• Enabling the information commons

      Bradley, Fiona (Australian Library and Information Association, 2004)
      As more libraries embrace the term 'information commons' to name services and symbolise their mission, this paper explores the meaning of the concept in Australia and the US. The public library as we know it was founded on principles of providing free access to all. This is now threatened by the growth of information as commodity, and has led many to question the controls and costs of information in society. This paper examines threats that emerge from commercialisation, legislation, funding, and the changing role of libraries. The responses to these threats by libraries, individuals and organisations are detailed. Projects and alternative models that aim to protect the information commons are discussed. This paper asks if libraries should be political about this issue, and what the consequences of such action may be on funding, intellectual freedom, trust and communities. What steps can librarians take to ensure access to information for all individuals in the future? Do the information commons represent a new direction for librarianship, or a renewed emphasis on traditional values?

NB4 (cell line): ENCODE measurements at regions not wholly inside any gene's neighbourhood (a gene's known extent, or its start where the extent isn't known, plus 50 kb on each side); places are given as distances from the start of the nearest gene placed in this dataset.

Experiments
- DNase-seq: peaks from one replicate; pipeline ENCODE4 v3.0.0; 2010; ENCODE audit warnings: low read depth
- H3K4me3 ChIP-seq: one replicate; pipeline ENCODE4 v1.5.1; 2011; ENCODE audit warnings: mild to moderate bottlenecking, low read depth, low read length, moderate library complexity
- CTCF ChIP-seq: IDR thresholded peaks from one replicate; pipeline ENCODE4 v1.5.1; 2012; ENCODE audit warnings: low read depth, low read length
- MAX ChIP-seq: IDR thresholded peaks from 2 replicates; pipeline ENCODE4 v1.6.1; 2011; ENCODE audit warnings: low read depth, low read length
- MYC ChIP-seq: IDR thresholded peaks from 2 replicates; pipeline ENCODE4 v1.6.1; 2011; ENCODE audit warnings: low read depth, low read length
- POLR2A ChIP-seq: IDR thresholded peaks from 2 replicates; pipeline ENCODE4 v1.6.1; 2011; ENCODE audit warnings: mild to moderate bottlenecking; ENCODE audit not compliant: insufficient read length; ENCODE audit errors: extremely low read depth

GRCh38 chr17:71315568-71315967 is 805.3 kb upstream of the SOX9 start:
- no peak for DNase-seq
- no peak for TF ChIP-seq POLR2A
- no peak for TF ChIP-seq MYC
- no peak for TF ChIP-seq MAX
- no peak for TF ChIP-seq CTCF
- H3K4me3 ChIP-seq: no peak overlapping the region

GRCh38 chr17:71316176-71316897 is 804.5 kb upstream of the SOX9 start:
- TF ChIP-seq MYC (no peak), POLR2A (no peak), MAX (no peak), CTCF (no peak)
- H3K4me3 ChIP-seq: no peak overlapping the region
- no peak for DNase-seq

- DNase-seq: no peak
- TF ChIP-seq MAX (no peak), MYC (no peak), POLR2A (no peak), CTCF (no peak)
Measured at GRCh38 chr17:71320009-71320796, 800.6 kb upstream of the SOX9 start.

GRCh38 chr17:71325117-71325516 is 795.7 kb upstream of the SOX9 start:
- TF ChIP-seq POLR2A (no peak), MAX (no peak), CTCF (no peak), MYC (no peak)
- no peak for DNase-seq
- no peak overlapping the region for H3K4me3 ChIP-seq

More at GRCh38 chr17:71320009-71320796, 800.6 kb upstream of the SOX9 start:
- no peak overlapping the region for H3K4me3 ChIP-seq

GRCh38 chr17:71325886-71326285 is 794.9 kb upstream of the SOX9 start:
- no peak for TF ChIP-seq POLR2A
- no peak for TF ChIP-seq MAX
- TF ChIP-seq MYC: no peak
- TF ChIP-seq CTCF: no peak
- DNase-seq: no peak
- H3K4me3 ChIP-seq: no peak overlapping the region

• Writing for the profession: The experience of new professionals

      Bradley, Fiona (Emerald Group Publishing Limited, 2008-11)
      Authors from the ALIA New Librariansâ Symposium held in December 2006 in Sydney, Australia were surveyed about their experiences of writing and presenting early in their career. The author of this paper was the symposiumâ s programme coordinator. The majority of authors were working in Australia, and few were required to write or present as part of their work role. In the absence of this requirement, factors that motivate new professionals to write can be difficult.